Goodfellas’ Mobster Dies….and he never even had one of those neat Mob nicknames.

Gun….what gun. I got a freakin’ itch ya joik!

You know what I mean. Like Bobo “the knife” Garbonzzo. Or, Guido “big balls” Zambranzzi. Or, Ricardo “the nose” Vittorioso.  Um….wait….that last one was what my nickname was supposed to be before I flunked out of Mobster school.

All prospective mobsters are supposed to, according to the mobster bylaws, have one of those scary or at least colorful names in order to be an official mobster. That’s just the way it is. No self-respecting mobster is ever gonna want to have his name in the paper without some neat nickname. It just ain’t right.

Which led me to wonder why Henry Hill, the famed mobster who turned FBI informant who passed away this week after an illness and whose life story was turned into the movie “Goodfellas” never had a scary mob nickname. Ray Liota played Hill in the movie. (see photos below and the striking resemblance)

Henry (no mob nickname) Hill

Ray Liota

Maybe Hill  just wasn’t scary enough to have one of those mob nicknames. Or, he might have flunked out of mobster school as well and managed to sneak into the mob by having a connection. Or, because his name didn’t end in a vowel or a “Z” the other mobsters didn’t really trust him. Hey, why waste a good mob nickname on a guy whose name doesn’t end with a vowel.

My guess is that Hill was using a fake name given to him while he was in witness protection and Mary Shannon and Marshall Mann of “In Plain Sight” got him a new identity as an artist and he sold his paintings on eBay. (which is true if you check it out……the eBay part and not the Shannon-Mann part.  Although he did enter the witness protection program, was relocated with a new identity, so, it “IS” possible Shannon and Mann were involved. Just sayin’.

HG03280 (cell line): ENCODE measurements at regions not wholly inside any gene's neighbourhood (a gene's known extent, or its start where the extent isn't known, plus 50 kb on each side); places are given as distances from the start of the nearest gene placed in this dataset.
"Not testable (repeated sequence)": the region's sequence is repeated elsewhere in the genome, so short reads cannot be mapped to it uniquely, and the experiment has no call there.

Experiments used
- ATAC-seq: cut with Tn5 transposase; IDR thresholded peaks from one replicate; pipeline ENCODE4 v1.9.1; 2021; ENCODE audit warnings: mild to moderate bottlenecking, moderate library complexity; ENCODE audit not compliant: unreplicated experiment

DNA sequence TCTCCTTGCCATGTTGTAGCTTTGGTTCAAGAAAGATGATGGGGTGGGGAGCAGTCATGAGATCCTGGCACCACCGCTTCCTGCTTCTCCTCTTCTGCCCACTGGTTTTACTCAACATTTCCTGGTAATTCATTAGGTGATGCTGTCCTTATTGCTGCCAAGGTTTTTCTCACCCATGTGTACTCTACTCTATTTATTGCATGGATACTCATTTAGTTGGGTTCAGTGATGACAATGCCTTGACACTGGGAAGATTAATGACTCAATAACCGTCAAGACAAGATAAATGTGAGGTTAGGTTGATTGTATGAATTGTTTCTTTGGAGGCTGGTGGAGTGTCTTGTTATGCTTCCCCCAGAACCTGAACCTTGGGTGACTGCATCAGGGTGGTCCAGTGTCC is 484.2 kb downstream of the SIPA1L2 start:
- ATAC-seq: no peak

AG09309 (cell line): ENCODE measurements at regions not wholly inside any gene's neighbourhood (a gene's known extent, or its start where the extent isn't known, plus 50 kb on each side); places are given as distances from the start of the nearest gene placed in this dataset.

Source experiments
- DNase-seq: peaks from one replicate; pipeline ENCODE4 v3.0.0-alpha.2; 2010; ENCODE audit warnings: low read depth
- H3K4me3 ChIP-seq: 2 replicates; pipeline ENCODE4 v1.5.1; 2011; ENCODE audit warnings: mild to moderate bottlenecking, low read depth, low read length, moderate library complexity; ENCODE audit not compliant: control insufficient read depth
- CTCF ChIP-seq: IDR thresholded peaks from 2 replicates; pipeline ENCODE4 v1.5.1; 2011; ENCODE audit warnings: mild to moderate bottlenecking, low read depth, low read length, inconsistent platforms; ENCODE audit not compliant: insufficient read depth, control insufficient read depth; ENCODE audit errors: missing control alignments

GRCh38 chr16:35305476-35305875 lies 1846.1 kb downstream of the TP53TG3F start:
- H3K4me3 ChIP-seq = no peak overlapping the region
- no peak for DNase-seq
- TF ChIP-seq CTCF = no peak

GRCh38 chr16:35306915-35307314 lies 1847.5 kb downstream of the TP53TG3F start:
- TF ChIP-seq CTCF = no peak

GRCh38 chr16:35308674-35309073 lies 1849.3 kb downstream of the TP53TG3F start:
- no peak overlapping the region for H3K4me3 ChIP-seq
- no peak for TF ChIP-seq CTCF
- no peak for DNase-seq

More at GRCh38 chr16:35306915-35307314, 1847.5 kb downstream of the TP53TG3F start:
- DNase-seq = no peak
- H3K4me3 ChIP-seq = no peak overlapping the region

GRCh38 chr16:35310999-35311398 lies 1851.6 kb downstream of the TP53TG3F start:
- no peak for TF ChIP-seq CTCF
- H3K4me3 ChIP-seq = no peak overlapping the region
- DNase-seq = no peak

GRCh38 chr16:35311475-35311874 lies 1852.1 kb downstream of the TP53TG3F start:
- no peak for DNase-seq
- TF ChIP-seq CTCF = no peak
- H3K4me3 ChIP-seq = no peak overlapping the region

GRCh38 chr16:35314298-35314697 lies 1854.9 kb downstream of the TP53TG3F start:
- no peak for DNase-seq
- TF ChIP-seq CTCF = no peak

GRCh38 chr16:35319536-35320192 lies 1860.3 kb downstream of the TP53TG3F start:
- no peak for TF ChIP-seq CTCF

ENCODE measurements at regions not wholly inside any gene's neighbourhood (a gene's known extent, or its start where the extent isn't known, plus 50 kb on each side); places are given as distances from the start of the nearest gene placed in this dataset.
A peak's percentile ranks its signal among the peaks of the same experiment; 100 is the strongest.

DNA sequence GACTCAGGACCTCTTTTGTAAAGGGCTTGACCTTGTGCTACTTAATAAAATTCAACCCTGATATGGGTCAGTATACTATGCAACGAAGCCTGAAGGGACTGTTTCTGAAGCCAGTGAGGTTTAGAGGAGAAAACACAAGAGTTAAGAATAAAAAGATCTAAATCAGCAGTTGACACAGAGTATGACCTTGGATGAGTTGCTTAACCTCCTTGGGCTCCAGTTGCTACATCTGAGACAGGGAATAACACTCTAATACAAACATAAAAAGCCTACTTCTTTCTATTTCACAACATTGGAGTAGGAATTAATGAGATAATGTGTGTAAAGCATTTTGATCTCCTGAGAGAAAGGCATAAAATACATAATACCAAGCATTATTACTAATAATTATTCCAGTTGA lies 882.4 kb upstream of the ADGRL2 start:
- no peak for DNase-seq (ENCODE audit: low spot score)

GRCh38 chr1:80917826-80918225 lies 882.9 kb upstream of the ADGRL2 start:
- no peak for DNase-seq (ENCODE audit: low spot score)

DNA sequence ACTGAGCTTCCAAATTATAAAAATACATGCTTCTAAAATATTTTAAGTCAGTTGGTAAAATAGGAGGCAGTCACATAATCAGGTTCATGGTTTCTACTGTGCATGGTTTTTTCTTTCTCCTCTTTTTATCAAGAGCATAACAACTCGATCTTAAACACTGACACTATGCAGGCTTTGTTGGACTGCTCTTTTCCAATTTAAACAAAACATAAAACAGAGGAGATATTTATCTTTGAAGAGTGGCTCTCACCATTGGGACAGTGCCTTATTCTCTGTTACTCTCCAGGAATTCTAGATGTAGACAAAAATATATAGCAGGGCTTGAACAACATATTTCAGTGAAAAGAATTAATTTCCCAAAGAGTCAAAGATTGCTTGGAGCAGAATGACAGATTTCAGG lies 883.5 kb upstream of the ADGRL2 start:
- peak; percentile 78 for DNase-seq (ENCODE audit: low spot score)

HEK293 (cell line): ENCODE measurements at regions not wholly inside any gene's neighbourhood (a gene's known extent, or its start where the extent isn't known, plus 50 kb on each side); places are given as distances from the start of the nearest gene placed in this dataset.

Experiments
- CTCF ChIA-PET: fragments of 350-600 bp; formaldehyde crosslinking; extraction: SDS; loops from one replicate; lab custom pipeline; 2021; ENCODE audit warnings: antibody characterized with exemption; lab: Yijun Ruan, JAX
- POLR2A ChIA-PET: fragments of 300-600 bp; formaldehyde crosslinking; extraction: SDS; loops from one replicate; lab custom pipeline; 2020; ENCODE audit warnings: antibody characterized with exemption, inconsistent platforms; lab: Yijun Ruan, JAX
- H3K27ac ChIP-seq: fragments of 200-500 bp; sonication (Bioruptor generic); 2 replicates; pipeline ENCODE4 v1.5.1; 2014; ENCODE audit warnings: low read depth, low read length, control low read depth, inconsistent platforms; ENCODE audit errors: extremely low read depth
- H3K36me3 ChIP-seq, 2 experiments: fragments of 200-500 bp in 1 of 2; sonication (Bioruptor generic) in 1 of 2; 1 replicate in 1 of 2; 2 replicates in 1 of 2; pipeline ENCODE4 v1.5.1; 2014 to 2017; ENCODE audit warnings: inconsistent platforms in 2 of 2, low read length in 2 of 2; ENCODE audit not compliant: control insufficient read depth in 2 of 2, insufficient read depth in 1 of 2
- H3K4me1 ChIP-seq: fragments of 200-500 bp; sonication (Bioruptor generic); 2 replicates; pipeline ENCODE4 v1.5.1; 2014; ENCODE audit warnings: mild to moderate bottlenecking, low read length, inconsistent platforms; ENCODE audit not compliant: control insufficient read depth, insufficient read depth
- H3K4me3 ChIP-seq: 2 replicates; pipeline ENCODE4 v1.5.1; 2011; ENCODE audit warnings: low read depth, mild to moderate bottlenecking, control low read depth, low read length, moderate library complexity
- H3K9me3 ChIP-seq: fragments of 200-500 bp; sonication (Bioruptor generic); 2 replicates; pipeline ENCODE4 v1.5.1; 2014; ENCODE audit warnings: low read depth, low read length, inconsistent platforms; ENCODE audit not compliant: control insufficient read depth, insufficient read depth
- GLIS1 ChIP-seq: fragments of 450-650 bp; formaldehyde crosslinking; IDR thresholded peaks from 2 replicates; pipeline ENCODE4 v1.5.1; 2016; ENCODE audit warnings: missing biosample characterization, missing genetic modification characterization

Hill had connections to the N.Y. Lucchese crime family, which had nothing to do with manufacturing or importing cheese, but other stuff involving crime and all that other stuff crime families like to dabble in.  Hill began his crime stuff at age 11 by running errands for the Lucchese family. Like trips to McDonald’s, Burger King, Subway and the occasional dropping off a dead body at the local cement factory. My guess anyhow.

Hill, who was terrified of guns, used his own sadistic method of getting guys to talk. Another reason most of his bank robbery attempts failed.

Eventually, graduating from Mob errand internship, Hill pulled his first bona-fide robbery in 1967 with his good friend Joe Pesci when they robbed an Air France shipment of $420,000. Their original take was $440,000 but it cost them $40 for airport parking. Which they paid so as to not arouse any suspicion from curious parking lot attendants.

“WTF! You can’t break a $1000 bill ya freakin’ dummy. What the freak kinda parking lot attendant are ya anyhow ya dumb a**wipe! %$#@#$!@ jerk!

It was in 1980 that Hill decided to become a FBI informant following an arrest on narcotics-trafficking charge. Which is when you attempt to smoke pot, get high, and think you’re a traffic cop and start directing traffic at a busy intersection. Hence the term, narcotics-trafficking.